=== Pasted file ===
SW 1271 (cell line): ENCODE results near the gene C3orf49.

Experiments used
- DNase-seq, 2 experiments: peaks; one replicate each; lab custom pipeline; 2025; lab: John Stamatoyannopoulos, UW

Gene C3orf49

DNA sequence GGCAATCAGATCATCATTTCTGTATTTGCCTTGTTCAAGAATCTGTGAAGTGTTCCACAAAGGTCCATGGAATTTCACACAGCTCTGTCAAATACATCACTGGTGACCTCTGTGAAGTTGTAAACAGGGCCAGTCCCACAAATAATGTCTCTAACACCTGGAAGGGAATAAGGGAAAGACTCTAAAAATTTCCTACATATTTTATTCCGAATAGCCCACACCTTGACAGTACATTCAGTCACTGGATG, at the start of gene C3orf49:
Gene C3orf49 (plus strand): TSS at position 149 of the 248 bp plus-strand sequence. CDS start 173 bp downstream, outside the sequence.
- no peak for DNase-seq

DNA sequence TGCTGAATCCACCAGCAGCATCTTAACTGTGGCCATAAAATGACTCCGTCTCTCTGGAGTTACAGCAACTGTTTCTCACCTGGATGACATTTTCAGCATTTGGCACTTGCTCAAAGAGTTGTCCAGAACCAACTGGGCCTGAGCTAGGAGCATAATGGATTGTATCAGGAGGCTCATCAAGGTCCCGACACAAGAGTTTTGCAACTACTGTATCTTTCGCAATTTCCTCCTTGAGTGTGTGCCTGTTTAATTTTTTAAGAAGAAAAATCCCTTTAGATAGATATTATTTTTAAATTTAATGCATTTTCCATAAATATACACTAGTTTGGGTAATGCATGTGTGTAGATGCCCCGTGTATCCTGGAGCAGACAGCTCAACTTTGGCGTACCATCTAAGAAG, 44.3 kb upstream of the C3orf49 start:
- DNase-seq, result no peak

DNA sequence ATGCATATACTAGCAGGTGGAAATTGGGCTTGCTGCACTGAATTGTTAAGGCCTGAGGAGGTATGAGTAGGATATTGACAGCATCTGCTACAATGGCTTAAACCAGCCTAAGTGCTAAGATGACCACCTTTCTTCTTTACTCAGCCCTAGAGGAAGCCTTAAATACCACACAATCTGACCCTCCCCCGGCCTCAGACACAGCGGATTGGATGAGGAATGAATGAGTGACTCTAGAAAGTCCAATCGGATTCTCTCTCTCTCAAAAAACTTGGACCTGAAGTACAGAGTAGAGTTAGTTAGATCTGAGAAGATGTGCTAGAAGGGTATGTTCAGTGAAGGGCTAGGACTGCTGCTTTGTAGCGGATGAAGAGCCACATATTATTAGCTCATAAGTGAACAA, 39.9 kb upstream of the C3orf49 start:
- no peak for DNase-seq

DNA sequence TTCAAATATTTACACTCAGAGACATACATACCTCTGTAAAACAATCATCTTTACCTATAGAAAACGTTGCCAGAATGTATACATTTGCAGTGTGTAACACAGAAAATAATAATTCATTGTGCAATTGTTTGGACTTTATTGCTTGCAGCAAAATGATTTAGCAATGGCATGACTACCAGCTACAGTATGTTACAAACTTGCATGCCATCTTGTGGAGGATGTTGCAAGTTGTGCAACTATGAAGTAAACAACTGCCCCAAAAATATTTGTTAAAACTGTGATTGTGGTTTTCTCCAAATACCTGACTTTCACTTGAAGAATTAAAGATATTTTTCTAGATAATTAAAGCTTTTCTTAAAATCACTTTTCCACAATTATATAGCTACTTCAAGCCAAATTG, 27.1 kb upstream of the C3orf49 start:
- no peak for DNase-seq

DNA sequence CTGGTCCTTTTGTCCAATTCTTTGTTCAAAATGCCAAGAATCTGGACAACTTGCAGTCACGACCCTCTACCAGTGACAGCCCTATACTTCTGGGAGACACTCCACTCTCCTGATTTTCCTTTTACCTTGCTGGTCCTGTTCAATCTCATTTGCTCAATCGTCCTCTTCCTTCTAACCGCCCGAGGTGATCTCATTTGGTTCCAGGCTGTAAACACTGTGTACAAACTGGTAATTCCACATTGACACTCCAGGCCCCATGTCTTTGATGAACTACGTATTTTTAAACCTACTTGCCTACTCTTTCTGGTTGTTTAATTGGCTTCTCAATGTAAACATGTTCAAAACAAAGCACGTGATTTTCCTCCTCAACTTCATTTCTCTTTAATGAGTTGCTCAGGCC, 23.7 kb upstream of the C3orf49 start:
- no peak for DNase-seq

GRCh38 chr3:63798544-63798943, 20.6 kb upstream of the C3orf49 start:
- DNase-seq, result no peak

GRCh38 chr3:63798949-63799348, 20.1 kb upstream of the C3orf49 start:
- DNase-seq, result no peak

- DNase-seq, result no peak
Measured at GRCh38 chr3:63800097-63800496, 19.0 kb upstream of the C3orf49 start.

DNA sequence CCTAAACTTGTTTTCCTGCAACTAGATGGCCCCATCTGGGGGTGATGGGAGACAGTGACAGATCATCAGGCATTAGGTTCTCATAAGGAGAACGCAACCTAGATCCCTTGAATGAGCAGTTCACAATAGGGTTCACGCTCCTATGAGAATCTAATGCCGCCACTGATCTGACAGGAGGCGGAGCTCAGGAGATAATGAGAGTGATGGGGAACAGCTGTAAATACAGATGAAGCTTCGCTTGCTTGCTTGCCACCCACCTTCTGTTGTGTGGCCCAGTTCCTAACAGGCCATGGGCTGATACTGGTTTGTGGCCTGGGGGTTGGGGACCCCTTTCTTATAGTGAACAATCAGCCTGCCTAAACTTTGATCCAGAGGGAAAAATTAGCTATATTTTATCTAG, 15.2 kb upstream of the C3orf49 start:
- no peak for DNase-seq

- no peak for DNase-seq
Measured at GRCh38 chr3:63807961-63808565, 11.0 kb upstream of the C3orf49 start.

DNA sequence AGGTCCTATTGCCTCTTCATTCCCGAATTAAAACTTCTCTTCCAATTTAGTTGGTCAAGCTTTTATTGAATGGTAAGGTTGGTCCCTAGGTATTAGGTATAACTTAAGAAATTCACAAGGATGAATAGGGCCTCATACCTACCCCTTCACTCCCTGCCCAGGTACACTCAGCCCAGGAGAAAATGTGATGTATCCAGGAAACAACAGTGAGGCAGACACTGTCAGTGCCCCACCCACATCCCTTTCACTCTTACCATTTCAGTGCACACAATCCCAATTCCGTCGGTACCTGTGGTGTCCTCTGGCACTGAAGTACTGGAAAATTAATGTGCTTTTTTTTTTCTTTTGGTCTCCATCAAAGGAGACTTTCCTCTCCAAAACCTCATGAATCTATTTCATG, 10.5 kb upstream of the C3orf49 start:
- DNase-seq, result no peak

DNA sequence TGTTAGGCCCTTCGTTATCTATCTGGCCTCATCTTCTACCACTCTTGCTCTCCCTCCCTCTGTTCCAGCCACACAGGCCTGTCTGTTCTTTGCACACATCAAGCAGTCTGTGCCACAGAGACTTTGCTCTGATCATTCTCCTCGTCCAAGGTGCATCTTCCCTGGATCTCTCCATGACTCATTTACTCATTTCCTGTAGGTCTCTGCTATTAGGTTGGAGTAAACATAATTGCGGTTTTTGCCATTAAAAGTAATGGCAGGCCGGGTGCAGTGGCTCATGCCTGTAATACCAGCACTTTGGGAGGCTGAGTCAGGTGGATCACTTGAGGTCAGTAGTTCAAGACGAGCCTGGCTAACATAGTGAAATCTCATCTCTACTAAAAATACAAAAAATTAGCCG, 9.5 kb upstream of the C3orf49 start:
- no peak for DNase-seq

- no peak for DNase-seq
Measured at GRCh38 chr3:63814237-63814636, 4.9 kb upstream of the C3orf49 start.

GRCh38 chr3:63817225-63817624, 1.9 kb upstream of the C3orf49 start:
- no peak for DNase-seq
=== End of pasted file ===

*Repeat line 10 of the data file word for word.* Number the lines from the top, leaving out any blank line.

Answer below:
DNA sequence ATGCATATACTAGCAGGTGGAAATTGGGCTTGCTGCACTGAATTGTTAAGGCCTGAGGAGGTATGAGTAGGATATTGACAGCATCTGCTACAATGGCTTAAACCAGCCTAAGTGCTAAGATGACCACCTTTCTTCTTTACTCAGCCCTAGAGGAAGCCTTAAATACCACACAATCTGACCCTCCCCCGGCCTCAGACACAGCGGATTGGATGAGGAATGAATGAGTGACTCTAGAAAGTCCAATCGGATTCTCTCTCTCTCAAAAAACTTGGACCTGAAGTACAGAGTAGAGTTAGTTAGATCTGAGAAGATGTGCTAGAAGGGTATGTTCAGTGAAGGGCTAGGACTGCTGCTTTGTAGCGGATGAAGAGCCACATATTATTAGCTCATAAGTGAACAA, 39.9 kb upstream of the C3orf49 start: